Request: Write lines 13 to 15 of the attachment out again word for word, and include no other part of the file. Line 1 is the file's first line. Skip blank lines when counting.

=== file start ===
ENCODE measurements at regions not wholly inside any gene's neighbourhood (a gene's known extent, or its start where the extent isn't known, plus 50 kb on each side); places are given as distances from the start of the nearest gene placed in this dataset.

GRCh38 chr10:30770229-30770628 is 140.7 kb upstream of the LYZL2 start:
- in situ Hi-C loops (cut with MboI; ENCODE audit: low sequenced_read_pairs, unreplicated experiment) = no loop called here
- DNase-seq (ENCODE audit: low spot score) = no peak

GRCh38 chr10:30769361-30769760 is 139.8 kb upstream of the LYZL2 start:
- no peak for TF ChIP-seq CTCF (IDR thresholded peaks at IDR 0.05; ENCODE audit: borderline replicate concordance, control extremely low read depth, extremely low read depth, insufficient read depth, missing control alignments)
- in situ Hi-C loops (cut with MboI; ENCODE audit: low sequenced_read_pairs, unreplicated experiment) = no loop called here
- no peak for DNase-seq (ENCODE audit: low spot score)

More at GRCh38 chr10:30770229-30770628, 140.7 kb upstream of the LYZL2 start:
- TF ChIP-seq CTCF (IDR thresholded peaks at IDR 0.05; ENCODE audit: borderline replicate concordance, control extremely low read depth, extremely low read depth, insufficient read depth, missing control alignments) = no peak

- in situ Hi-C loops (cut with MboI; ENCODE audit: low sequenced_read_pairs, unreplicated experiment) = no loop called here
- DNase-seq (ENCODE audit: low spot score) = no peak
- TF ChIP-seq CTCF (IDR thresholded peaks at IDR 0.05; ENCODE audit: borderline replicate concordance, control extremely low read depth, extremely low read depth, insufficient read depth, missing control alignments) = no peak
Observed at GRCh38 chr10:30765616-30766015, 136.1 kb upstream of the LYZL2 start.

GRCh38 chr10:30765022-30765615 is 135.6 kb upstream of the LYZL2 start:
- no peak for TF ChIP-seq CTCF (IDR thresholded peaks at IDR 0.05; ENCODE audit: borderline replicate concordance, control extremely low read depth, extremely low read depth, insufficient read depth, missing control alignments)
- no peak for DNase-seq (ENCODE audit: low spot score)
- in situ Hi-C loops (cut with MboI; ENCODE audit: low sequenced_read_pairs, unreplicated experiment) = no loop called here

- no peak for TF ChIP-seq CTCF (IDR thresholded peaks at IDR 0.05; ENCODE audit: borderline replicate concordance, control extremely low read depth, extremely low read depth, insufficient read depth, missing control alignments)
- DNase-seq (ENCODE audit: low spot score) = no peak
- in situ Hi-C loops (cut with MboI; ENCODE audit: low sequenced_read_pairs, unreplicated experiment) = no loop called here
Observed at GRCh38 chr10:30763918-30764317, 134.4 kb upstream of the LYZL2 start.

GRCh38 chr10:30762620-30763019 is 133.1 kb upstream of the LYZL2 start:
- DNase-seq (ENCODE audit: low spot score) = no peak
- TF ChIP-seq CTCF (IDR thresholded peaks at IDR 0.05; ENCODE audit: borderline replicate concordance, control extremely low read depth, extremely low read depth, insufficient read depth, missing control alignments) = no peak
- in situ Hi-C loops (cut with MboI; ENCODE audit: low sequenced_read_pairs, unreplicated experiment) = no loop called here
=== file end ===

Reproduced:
- TF ChIP-seq CTCF (IDR thresholded peaks at IDR 0.05; ENCODE audit: borderline replicate concordance, control extremely low read depth, extremely low read depth, insufficient read depth, missing control alignments) = no peak
Observed at GRCh38 chr10:30765616-30766015, 136.1 kb upstream of the LYZL2 start.

GRCh38 chr10:30765022-30765615 is 135.6 kb upstream of the LYZL2 start: